You can then enjoy the thrill of being able to name your racehorse and choose the colours which it is going to run. Be warned, though, that you could have to pay to get the silks that you want your horse to run in.
Now you’ve bought your horse, it’s stabled with a trainer, you’ll want to know how much it’s going to cost you.
It generally costs, on average, between £15,000 ($23,100) and £20,000 ($31,000) to train a racehorse annually. This price will include a basic training fee for when it is being trained during the season to run, and also the price when it is not properly in training and is enjoying a rest in a field somewhere. It will also include a figure for a blacksmith, for plating the horse, transport to the racetrack, if required, race day wages for staff and gallop fees as well. Each trainer may have different charges, so make sure you check them.
However, that annual amount doesn’t factor in race entry fees or jockey fees. The amount you pay to enter a horse in a race will depend upon the race. The better the class of race, the more expensive it will be to enter your horse. For a jockey fee, you could be looking at anything up to £140 ($216) every time someone rides your horse. It can often be easier to let your trainer take care of the entry and jockey bookings.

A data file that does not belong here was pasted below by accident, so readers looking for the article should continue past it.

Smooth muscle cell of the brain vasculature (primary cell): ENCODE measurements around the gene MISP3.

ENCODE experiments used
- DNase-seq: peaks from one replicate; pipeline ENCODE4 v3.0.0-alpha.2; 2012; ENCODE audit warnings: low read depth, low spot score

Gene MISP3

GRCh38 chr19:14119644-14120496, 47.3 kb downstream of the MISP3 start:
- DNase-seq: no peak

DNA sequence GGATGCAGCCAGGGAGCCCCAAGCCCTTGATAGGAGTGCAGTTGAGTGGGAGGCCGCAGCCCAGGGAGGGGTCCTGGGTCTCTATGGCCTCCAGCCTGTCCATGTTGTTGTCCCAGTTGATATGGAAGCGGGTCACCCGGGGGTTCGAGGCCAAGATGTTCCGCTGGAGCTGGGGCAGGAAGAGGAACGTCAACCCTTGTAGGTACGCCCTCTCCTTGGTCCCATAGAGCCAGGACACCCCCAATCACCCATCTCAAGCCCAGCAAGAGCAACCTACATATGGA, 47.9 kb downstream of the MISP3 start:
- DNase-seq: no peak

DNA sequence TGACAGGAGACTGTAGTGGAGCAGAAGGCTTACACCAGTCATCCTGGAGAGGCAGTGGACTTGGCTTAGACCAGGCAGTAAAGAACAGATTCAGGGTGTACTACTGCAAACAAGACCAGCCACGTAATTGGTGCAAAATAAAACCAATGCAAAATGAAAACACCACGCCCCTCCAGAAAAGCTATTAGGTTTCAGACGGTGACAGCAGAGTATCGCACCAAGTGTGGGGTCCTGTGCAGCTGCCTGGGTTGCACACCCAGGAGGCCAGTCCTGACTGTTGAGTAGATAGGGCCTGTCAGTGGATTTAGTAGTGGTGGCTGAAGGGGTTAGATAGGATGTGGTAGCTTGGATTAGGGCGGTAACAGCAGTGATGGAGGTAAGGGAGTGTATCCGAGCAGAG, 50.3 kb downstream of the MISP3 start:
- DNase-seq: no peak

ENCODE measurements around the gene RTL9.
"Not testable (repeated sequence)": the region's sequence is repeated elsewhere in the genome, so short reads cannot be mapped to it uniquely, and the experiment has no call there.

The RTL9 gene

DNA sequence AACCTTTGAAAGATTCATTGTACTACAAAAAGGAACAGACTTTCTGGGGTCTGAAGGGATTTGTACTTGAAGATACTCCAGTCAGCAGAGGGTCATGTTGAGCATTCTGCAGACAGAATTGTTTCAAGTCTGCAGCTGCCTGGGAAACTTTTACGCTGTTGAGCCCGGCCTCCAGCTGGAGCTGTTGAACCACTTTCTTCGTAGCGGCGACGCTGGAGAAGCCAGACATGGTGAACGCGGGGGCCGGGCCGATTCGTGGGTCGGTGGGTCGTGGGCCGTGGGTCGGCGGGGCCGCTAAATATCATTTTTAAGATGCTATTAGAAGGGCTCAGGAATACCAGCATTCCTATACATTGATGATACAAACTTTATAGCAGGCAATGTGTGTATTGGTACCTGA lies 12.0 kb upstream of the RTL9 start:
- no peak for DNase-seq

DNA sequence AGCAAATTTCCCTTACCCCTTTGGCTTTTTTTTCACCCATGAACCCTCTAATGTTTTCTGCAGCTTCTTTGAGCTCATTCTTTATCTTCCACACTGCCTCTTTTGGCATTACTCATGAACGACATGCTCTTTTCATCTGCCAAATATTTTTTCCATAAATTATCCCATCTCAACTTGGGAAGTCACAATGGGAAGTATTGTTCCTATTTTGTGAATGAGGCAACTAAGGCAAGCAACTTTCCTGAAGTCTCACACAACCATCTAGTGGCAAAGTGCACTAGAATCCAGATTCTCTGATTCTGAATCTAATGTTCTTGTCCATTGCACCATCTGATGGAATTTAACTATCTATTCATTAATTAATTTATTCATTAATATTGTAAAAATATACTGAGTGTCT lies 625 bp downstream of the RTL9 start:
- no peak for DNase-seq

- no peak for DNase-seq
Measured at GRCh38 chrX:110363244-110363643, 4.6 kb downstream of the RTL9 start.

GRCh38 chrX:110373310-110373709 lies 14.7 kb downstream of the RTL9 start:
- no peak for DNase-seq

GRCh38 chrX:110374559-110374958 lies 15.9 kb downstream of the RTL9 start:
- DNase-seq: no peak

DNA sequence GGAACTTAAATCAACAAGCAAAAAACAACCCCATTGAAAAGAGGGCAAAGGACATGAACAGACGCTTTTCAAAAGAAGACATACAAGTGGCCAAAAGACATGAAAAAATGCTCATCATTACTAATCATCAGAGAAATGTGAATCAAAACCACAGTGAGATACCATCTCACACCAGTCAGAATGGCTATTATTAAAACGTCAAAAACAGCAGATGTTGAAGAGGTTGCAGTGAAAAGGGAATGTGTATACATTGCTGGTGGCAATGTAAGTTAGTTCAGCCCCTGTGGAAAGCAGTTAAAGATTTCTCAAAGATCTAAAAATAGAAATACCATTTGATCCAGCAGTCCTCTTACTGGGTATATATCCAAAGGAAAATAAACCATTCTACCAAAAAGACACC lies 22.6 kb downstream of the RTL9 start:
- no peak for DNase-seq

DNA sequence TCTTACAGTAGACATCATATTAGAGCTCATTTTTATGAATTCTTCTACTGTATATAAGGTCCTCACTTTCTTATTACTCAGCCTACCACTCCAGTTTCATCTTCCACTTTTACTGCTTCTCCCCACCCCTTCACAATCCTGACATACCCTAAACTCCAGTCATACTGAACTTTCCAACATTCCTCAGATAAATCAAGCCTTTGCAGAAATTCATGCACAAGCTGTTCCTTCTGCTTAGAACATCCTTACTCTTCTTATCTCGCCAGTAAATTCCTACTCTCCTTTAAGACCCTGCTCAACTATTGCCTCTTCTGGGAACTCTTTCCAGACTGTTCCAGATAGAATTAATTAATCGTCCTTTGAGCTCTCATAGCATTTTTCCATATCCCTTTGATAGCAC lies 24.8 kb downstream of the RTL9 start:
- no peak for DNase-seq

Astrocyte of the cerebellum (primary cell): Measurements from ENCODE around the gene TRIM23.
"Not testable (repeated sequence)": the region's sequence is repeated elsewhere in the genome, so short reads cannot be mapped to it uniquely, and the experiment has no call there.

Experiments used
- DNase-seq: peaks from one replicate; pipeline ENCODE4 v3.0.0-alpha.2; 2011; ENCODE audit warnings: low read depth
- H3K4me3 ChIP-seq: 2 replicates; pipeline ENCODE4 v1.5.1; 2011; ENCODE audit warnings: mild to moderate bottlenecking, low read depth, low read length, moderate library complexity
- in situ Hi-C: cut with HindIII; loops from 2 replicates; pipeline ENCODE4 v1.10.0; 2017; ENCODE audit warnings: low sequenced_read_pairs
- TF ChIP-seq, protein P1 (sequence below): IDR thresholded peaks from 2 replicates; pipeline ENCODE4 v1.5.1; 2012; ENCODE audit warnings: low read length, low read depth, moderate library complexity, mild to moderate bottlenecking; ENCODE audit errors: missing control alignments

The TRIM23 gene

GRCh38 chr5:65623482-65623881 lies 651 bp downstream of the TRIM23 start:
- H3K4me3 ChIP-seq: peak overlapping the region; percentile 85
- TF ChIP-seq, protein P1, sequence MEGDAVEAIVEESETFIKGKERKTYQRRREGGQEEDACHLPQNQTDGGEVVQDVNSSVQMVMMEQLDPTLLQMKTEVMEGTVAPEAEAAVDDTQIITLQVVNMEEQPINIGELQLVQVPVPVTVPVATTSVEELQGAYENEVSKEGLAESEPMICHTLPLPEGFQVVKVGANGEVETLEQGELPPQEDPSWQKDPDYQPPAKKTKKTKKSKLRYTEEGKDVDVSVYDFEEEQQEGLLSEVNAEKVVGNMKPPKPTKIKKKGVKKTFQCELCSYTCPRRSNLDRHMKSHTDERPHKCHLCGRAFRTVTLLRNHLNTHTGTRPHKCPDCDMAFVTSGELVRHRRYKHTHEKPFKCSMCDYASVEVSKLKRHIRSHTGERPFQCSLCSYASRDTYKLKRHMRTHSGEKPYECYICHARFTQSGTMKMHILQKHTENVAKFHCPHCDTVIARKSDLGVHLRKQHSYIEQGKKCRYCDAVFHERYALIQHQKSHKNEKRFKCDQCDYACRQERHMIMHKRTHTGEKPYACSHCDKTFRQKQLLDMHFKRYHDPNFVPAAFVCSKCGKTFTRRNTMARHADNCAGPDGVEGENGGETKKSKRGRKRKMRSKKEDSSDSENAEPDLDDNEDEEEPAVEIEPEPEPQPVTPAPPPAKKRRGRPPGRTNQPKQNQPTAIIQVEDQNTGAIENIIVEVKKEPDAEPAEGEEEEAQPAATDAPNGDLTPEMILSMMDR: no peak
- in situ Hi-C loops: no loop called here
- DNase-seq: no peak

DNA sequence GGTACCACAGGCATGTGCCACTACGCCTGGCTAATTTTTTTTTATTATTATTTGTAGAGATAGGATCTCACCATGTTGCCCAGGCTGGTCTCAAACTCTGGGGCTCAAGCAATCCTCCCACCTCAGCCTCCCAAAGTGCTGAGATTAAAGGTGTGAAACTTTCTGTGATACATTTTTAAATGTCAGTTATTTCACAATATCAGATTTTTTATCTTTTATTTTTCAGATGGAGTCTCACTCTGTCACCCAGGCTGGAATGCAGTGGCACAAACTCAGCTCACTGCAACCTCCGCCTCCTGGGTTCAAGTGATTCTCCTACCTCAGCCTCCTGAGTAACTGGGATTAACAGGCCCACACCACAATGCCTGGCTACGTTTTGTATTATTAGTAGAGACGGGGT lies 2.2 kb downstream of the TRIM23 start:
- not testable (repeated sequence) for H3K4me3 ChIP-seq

Of course, once you get your horse to the racetrack, you’ll hope to recoup some of your investment by seeing it win, and you will also likely have bet on the horse as well. But you should note that around 25 per cent of the prize money doesn’t go to you. The trainer and jockey will usually receive 10 per cent each, and another five per cent can go to stable staff or racing charities.
In all, you will likely spend five times more than you get back when it comes to owning a racehorse, so it’s not something to get involved in without giving it some serious consideration.
But, for around £25 ($38) per week, you could be a member of a partnership or syndicate which enjoys some unforgettable days at the races and maybe, just maybe, a Kentucky Derby winner.